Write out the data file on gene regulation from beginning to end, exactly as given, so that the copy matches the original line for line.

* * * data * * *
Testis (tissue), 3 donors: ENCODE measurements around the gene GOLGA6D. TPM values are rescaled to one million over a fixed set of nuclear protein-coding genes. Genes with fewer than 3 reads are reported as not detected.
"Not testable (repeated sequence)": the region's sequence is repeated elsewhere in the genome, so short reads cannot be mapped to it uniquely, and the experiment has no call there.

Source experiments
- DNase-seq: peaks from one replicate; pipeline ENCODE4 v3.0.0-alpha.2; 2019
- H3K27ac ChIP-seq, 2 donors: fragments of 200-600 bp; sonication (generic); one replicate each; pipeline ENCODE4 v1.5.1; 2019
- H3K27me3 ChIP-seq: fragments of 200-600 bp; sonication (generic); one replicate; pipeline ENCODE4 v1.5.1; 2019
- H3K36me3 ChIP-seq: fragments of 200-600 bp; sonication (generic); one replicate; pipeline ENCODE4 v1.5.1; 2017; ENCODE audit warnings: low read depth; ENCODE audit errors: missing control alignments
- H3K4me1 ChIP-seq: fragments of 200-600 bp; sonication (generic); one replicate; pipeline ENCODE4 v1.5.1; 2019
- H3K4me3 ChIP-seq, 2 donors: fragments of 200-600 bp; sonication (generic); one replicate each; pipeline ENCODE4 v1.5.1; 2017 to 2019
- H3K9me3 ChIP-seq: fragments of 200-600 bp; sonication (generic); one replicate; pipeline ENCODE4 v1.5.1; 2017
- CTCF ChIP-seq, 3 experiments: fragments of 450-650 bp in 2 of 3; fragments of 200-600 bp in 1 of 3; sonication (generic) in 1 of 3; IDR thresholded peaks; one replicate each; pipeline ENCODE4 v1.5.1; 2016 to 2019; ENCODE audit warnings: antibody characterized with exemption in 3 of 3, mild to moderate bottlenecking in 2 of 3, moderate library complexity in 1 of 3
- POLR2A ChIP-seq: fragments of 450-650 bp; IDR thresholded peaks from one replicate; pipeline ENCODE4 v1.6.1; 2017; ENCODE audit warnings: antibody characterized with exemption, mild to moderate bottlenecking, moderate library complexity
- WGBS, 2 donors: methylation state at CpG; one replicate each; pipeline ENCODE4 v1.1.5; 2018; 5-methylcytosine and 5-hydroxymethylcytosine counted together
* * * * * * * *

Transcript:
Testis (tissue), 3 donors: ENCODE measurements around the gene GOLGA6D. TPM values are rescaled to one million over a fixed set of nuclear protein-coding genes. Genes with fewer than 3 reads are reported as not detected.
"Not testable (repeated sequence)": the region's sequence is repeated elsewhere in the genome, so short reads cannot be mapped to it uniquely, and the experiment has no call there.

Source experiments
- DNase-seq: peaks from one replicate; pipeline ENCODE4 v3.0.0-alpha.2; 2019
- H3K27ac ChIP-seq, 2 donors: fragments of 200-600 bp; sonication (generic); one replicate each; pipeline ENCODE4 v1.5.1; 2019
- H3K27me3 ChIP-seq: fragments of 200-600 bp; sonication (generic); one replicate; pipeline ENCODE4 v1.5.1; 2019
- H3K36me3 ChIP-seq: fragments of 200-600 bp; sonication (generic); one replicate; pipeline ENCODE4 v1.5.1; 2017; ENCODE audit warnings: low read depth; ENCODE audit errors: missing control alignments
- H3K4me1 ChIP-seq: fragments of 200-600 bp; sonication (generic); one replicate; pipeline ENCODE4 v1.5.1; 2019
- H3K4me3 ChIP-seq, 2 donors: fragments of 200-600 bp; sonication (generic); one replicate each; pipeline ENCODE4 v1.5.1; 2017 to 2019
- H3K9me3 ChIP-seq: fragments of 200-600 bp; sonication (generic); one replicate; pipeline ENCODE4 v1.5.1; 2017
- CTCF ChIP-seq, 3 experiments: fragments of 450-650 bp in 2 of 3; fragments of 200-600 bp in 1 of 3; sonication (generic) in 1 of 3; IDR thresholded peaks; one replicate each; pipeline ENCODE4 v1.5.1; 2016 to 2019; ENCODE audit warnings: antibody characterized with exemption in 3 of 3, mild to moderate bottlenecking in 2 of 3, moderate library complexity in 1 of 3
- POLR2A ChIP-seq: fragments of 450-650 bp; IDR thresholded peaks from one replicate; pipeline ENCODE4 v1.6.1; 2017; ENCODE audit warnings: antibody characterized with exemption, mild to moderate bottlenecking, moderate library complexity
- WGBS, 2 donors: methylation state at CpG; one replicate each; pipeline ENCODE4 v1.1.5; 2018; 5-methylcytosine and 5-hydroxymethylcytosine counted together